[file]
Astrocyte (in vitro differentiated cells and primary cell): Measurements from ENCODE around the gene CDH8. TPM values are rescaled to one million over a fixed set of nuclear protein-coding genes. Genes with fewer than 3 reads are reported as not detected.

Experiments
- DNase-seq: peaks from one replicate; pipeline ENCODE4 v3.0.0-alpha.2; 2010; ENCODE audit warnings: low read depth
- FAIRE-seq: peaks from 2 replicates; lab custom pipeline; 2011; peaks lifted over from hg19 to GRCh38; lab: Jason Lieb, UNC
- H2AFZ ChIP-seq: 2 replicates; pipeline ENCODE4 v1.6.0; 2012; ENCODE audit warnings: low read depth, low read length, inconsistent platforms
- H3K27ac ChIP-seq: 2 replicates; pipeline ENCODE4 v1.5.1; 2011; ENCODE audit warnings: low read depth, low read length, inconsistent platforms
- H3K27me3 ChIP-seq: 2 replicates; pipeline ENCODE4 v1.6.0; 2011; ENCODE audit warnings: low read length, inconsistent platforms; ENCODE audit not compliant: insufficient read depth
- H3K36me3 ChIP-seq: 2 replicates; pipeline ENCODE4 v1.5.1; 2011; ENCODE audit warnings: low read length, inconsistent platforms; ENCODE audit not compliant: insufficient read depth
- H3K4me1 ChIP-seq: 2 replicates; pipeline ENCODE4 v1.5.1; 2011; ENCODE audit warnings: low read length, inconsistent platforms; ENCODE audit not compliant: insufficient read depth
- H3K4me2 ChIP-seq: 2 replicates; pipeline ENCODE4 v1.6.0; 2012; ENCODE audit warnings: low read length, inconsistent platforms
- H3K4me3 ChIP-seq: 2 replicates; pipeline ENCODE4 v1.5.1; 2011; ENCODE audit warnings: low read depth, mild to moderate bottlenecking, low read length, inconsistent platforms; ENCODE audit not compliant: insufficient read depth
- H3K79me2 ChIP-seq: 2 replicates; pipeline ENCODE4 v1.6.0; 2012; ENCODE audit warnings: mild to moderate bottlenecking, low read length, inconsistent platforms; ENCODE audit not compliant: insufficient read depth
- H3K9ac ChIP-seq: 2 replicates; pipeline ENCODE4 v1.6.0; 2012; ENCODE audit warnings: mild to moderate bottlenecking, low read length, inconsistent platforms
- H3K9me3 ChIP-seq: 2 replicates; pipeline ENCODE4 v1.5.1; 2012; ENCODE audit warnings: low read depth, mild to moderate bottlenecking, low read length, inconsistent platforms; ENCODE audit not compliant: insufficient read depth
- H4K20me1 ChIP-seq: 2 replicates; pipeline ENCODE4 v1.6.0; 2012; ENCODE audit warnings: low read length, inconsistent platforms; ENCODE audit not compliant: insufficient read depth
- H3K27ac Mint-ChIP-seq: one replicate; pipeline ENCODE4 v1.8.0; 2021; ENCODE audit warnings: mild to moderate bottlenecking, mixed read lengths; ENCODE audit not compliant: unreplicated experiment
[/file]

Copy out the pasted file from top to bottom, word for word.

Astrocyte (in vitro differentiated cells and primary cell): Measurements from ENCODE around the gene CDH8. TPM values are rescaled to one million over a fixed set of nuclear protein-coding genes. Genes with fewer than 3 reads are reported as not detected.

Experiments
- DNase-seq: peaks from one replicate; pipeline ENCODE4 v3.0.0-alpha.2; 2010; ENCODE audit warnings: low read depth
- FAIRE-seq: peaks from 2 replicates; lab custom pipeline; 2011; peaks lifted over from hg19 to GRCh38; lab: Jason Lieb, UNC
- H2AFZ ChIP-seq: 2 replicates; pipeline ENCODE4 v1.6.0; 2012; ENCODE audit warnings: low read depth, low read length, inconsistent platforms
- H3K27ac ChIP-seq: 2 replicates; pipeline ENCODE4 v1.5.1; 2011; ENCODE audit warnings: low read depth, low read length, inconsistent platforms
- H3K27me3 ChIP-seq: 2 replicates; pipeline ENCODE4 v1.6.0; 2011; ENCODE audit warnings: low read length, inconsistent platforms; ENCODE audit not compliant: insufficient read depth
- H3K36me3 ChIP-seq: 2 replicates; pipeline ENCODE4 v1.5.1; 2011; ENCODE audit warnings: low read length, inconsistent platforms; ENCODE audit not compliant: insufficient read depth
- H3K4me1 ChIP-seq: 2 replicates; pipeline ENCODE4 v1.5.1; 2011; ENCODE audit warnings: low read length, inconsistent platforms; ENCODE audit not compliant: insufficient read depth
- H3K4me2 ChIP-seq: 2 replicates; pipeline ENCODE4 v1.6.0; 2012; ENCODE audit warnings: low read length, inconsistent platforms
- H3K4me3 ChIP-seq: 2 replicates; pipeline ENCODE4 v1.5.1; 2011; ENCODE audit warnings: low read depth, mild to moderate bottlenecking, low read length, inconsistent platforms; ENCODE audit not compliant: insufficient read depth
- H3K79me2 ChIP-seq: 2 replicates; pipeline ENCODE4 v1.6.0; 2012; ENCODE audit warnings: mild to moderate bottlenecking, low read length, inconsistent platforms; ENCODE audit not compliant: insufficient read depth
- H3K9ac ChIP-seq: 2 replicates; pipeline ENCODE4 v1.6.0; 2012; ENCODE audit warnings: mild to moderate bottlenecking, low read length, inconsistent platforms
- H3K9me3 ChIP-seq: 2 replicates; pipeline ENCODE4 v1.5.1; 2012; ENCODE audit warnings: low read depth, mild to moderate bottlenecking, low read length, inconsistent platforms; ENCODE audit not compliant: insufficient read depth
- H4K20me1 ChIP-seq: 2 replicates; pipeline ENCODE4 v1.6.0; 2012; ENCODE audit warnings: low read length, inconsistent platforms; ENCODE audit not compliant: insufficient read depth
- H3K27ac Mint-ChIP-seq: one replicate; pipeline ENCODE4 v1.8.0; 2021; ENCODE audit warnings: mild to moderate bottlenecking, mixed read lengths; ENCODE audit not compliant: unreplicated experiment